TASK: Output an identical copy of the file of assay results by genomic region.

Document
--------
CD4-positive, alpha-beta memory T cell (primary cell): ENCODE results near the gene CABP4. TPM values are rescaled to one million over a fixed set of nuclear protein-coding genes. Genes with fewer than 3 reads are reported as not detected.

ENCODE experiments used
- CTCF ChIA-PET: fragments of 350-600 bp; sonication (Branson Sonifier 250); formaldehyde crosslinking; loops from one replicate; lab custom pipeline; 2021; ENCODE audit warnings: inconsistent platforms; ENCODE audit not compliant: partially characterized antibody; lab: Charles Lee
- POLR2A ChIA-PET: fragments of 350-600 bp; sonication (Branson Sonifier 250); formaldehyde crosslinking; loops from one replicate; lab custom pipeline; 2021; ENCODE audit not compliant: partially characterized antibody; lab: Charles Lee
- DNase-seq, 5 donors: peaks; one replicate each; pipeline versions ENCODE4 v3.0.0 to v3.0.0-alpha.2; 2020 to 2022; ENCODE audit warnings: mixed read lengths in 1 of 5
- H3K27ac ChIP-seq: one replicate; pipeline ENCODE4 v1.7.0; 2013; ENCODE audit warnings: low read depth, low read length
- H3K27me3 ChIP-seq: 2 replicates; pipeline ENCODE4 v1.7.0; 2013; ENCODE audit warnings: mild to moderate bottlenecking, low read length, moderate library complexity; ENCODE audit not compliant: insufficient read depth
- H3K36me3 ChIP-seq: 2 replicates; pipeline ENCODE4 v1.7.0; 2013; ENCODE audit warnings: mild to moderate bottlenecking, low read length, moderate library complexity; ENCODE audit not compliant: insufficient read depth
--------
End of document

CD4-positive, alpha-beta memory T cell (primary cell): ENCODE results near the gene CABP4. TPM values are rescaled to one million over a fixed set of nuclear protein-coding genes. Genes with fewer than 3 reads are reported as not detected.

ENCODE experiments used
- CTCF ChIA-PET: fragments of 350-600 bp; sonication (Branson Sonifier 250); formaldehyde crosslinking; loops from one replicate; lab custom pipeline; 2021; ENCODE audit warnings: inconsistent platforms; ENCODE audit not compliant: partially characterized antibody; lab: Charles Lee
- POLR2A ChIA-PET: fragments of 350-600 bp; sonication (Branson Sonifier 250); formaldehyde crosslinking; loops from one replicate; lab custom pipeline; 2021; ENCODE audit not compliant: partially characterized antibody; lab: Charles Lee
- DNase-seq, 5 donors: peaks; one replicate each; pipeline versions ENCODE4 v3.0.0 to v3.0.0-alpha.2; 2020 to 2022; ENCODE audit warnings: mixed read lengths in 1 of 5
- H3K27ac ChIP-seq: one replicate; pipeline ENCODE4 v1.7.0; 2013; ENCODE audit warnings: low read depth, low read length
- H3K27me3 ChIP-seq: 2 replicates; pipeline ENCODE4 v1.7.0; 2013; ENCODE audit warnings: mild to moderate bottlenecking, low read length, moderate library complexity; ENCODE audit not compliant: insufficient read depth
- H3K36me3 ChIP-seq: 2 replicates; pipeline ENCODE4 v1.7.0; 2013; ENCODE audit warnings: mild to moderate bottlenecking, low read length, moderate library complexity; ENCODE audit not compliant: insufficient read depth